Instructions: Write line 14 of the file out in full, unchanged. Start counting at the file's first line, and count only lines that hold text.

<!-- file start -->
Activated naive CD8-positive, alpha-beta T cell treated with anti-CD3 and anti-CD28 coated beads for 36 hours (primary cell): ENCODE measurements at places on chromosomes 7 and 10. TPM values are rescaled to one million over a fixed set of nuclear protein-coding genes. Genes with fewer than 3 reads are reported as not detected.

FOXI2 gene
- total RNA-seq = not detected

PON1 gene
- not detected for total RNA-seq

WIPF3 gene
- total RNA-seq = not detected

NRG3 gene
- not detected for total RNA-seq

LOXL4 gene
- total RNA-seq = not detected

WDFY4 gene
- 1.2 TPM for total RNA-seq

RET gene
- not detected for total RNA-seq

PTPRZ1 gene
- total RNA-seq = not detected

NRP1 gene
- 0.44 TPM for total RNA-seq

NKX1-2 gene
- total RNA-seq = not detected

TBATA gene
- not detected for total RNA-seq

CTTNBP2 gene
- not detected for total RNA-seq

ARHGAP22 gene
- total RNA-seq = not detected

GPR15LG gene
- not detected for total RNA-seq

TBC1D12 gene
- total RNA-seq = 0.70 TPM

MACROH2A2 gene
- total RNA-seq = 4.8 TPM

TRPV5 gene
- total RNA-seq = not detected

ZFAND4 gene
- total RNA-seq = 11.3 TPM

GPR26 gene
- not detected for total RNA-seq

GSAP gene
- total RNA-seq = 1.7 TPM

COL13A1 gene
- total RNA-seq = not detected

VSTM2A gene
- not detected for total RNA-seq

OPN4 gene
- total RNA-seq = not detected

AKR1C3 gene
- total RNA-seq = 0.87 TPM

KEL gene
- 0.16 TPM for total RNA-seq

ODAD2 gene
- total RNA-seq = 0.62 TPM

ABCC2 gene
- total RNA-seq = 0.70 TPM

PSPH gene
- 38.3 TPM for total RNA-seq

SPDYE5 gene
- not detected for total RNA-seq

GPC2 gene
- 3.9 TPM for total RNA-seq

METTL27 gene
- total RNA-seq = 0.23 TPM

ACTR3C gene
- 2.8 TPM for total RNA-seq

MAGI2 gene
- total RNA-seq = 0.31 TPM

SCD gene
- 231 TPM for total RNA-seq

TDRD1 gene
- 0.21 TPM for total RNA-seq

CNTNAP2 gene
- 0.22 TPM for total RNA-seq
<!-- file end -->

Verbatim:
RET gene